Professor Joy Carter DL, Vice-Chancellor of the University of Winchester, chairs 'Setting the Planetary Scene', the opening session on the first day, introducing keynote speakers Kathryn Richardson, ocean sustainability expert at the University of Copenhagen, and Philip Lymbery
, CEO of Compassion in World Farming and a Visiting Professor at the University of Winchester.
"As a University with compassion and social justice at our heart, we are driven by a deep commitment to respect all life, cherishing people, animals and the planet. We care about the world around us and I am delighted that we are partnering with Compassion in World Farming, WWF and other environmental institutions to support this international conference which tackles an important global challenge." said Professor Carter.
"I hope that the event will act as a catalyst for future collaboration and change and for developing much-needed solutions to the challenges faced."
International experts speaking at the conference include conservationist and award winning author Dr Carl Safina; World Food Prize winner Hans Herren; Dr Hilal Elver, UN special Rapporteur on the right to food; former Senior Adviser for the Sustainable Development in the European Policy Strategy Center (EPSC) and former EC Director General for Environment (2009-2014) Karl Falkenberg; award-winning food activist Raj Patel; bee expert Professor Dave Goulson, University of Sussex; environmentalist Jonathan Porritt; Professor Frank Hu, Harvard University School of Public Health, and Tony Juniper, Special Adviser to the Prince of Wales's International Sustainability Unit.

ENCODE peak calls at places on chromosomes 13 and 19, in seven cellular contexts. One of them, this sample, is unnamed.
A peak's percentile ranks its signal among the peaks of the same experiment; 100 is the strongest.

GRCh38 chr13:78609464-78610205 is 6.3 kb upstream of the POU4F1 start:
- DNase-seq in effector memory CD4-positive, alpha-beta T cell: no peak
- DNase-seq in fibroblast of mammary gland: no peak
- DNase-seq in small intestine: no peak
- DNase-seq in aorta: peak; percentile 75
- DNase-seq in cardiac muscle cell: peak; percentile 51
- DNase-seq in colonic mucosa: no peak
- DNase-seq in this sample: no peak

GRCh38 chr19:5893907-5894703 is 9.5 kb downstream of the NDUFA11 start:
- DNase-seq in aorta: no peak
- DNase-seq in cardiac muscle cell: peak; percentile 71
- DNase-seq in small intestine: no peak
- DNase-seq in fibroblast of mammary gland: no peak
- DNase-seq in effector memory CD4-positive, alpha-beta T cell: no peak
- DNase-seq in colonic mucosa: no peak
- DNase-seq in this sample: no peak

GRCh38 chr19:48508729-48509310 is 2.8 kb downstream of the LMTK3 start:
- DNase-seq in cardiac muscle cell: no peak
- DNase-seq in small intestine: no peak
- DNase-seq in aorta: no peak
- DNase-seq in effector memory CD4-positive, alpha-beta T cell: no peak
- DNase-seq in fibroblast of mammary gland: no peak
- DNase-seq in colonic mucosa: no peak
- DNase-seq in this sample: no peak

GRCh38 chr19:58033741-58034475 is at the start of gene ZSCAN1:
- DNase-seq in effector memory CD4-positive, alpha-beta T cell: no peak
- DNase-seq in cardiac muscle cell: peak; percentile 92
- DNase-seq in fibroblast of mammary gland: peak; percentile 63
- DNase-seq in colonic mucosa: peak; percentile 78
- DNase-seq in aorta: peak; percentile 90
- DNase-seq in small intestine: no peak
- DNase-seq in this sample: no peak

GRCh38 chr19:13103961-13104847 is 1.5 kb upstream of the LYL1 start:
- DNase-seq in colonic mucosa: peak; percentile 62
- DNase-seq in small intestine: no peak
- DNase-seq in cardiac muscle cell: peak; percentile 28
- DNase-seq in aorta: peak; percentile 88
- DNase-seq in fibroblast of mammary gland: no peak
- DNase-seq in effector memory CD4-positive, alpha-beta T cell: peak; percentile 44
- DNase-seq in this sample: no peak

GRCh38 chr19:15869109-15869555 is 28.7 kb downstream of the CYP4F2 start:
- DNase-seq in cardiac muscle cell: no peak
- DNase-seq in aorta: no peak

Philip Lymbery, CEO of Compassion in World Farming and author of Dead Zone: Where the Wild Things Were
which explores the link between livestock production and the plight of some of the world's most iconic and endangered species, said: "Many people are aware that wild animals such as penguins, elephants and jaguars are threatened by extinction. However, few know that livestock production, fuelled by consumer demand for cheap meat, is one of the biggest drivers of species extinction and biodiversity loss on the planet.
"Livestock production, the environment, wildlife conservation and human health are all interlinked so it's vital that experts from each of these fields work together to come up with practical solutions to stop this before it's too late."